Finding probability related to Poisson and Exponential Distribution

  • #1
songoku
2,314
330
Homework Statement
Please see below
Relevant Equations
Poisson Distribution

Exponential Distribution
1699953819487.png


My attempt:
(i) ##\lambda =3##

(ii)
(a) ##P(N_{2} \geq 1=1-P(N_{2} =0)=1-e^{-6} \frac{(-6)^0}{0!}=0.997##

(b) ##P(N_{4} \geq 3)=1-P(N_{4} \leq 2)=0.999##

(c) ##P(N_{1} \geq 2) = 1-P(N_{4} \leq 1)=0.8##

Do I even understand the question correctly for part (i) and (ii)?(iii) The expectation of exponential distribution is ##\frac{1}{\lambda}## so the answer is ##\frac{1}{3}##?

Thanks
 
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  • #2
songoku said:
Do I even understand the question correctly for part (i) and (ii)?
Yes, I think so, but there are a couple of errors in notation.
In (a), (-6)0 should be 60.
In (b), N4 should be N1.
Otherwise it looks correct.
For (iii), what are you calculating the expectation of?
 
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  • #3
Here is a simple sanity check of your answer for (ii)(a):
On average, there are three failures per unit time. Your answer for part (ii)(a) is that it is almost certain that there are no failures in two time units. Does that seem right?
 
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  • #4
D'oh! should have seen that!
 
  • #5
FactChecker said:
Here is a simple sanity check of your answer for (ii)(a):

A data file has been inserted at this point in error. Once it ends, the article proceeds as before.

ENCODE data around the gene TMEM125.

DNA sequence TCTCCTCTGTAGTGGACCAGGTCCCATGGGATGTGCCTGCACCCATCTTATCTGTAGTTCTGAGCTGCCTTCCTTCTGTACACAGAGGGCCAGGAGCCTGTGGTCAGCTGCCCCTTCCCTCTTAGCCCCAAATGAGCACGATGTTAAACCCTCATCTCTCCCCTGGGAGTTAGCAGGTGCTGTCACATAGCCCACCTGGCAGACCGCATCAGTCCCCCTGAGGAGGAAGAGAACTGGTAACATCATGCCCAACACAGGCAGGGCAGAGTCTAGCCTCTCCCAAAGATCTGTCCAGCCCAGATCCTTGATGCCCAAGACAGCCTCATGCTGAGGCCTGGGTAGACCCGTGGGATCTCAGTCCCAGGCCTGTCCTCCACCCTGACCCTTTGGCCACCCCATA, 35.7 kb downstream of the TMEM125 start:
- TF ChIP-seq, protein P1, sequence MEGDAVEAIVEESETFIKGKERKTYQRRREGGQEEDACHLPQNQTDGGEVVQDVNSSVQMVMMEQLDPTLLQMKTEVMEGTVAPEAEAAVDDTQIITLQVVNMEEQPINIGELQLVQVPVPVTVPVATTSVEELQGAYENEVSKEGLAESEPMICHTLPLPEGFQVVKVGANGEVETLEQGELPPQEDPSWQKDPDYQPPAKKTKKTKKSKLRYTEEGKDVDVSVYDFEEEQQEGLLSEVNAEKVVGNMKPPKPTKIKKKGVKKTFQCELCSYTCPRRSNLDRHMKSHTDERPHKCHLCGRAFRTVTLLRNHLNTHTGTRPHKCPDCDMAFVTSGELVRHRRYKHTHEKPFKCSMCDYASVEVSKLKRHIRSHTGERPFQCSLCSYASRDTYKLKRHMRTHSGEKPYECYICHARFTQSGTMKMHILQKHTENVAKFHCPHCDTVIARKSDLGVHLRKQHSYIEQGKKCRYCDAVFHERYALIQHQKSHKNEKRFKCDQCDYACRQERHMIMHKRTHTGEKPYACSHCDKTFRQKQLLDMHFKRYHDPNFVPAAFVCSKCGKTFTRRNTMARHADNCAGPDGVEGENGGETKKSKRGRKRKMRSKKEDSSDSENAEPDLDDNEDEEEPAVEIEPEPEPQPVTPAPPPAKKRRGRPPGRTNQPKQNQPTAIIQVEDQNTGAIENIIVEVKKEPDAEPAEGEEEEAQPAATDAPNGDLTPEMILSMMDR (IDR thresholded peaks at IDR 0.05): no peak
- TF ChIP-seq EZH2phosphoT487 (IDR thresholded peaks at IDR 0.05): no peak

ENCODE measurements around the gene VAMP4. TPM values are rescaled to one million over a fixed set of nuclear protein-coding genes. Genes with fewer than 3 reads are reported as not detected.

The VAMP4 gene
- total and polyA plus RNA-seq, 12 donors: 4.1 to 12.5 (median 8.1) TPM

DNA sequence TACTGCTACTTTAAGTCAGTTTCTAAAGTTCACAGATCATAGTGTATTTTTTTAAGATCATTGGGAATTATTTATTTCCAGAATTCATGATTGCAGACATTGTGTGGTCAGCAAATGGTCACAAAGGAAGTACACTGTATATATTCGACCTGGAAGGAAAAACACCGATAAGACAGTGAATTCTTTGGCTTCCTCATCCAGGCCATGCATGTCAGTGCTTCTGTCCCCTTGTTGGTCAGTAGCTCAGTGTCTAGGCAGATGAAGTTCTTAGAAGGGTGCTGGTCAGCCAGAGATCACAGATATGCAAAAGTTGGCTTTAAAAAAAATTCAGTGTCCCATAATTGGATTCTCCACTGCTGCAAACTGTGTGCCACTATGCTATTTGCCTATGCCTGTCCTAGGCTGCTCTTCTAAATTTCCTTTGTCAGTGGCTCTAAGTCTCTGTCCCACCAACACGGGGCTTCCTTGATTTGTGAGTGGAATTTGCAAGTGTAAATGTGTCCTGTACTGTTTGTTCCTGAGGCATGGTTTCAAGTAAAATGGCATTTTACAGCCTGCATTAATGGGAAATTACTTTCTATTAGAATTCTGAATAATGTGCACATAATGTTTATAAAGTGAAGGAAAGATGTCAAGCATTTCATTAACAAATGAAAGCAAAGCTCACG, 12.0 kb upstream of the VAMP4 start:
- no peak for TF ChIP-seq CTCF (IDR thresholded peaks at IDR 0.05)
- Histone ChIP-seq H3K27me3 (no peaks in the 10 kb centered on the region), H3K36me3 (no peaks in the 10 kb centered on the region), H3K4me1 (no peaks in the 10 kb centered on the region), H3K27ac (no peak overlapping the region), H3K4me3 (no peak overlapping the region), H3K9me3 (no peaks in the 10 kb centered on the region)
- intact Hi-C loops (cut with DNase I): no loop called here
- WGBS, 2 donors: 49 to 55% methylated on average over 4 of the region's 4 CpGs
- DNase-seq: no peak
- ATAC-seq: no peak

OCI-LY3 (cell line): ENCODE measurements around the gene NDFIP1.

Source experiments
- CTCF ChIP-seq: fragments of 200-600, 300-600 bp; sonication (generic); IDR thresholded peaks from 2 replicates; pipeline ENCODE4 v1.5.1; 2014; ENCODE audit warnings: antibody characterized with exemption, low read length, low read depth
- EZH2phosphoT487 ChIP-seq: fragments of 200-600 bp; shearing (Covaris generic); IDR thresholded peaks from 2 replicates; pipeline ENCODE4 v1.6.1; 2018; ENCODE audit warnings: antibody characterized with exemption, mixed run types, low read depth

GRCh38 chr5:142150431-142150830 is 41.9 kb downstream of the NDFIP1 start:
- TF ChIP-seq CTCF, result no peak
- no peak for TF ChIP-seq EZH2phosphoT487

On average, there are three failures per unit time. Your answer for part (ii)(a) is that it is almost certain that there are no failures in two time units. Does that seem right?
Yeah, it does not make sense.

mjc123 said:
there are a couple of errors in notation.

In (b), N4 should be N1.
Sorry I don't understand why it should be N1, maybe I am misunderstanding something again.

N = number of failures
t = time interval

Is that correct?Revised attempt:
(ii)
(a) ##P(N_{2} = 0)=e^{-6}=0.0025##

(b) still the same as post #1

(c) still the same as post #1, with a revision ##N_{4}## should be ##N_{1}##
Oh wait, maybe you mean the error in notation is for (c) instead of (b)? @mjc123

mjc123 said:
For (iii), what are you calculating the expectation of?
Oh my god, the expectation of Sn

$$E(S_{n}-S_{n-1})=\frac{1}{\lambda}$$
$$E(S_{n})-E(S_{n-1})=\frac{1}{\lambda}$$
$$E(S_{n})=\frac{1}{\lambda}+E(S_{n-1})$$

Not even sure this is the correct approach

Thanks
 
  • #6
Oh no, yes I meant c not b. I must have been half asleep that day. Apologies for confusion.
(iii), you're on the right track.
S0 = 0
E(S1 - S0) = 1/λ
E(S1) = 1/λ
E(S2 - S1) = 1/λ
E(S2) = ?
etc.
 
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  • #7
I understand. Thank you very much for the help mjc123 and FactChecker
 

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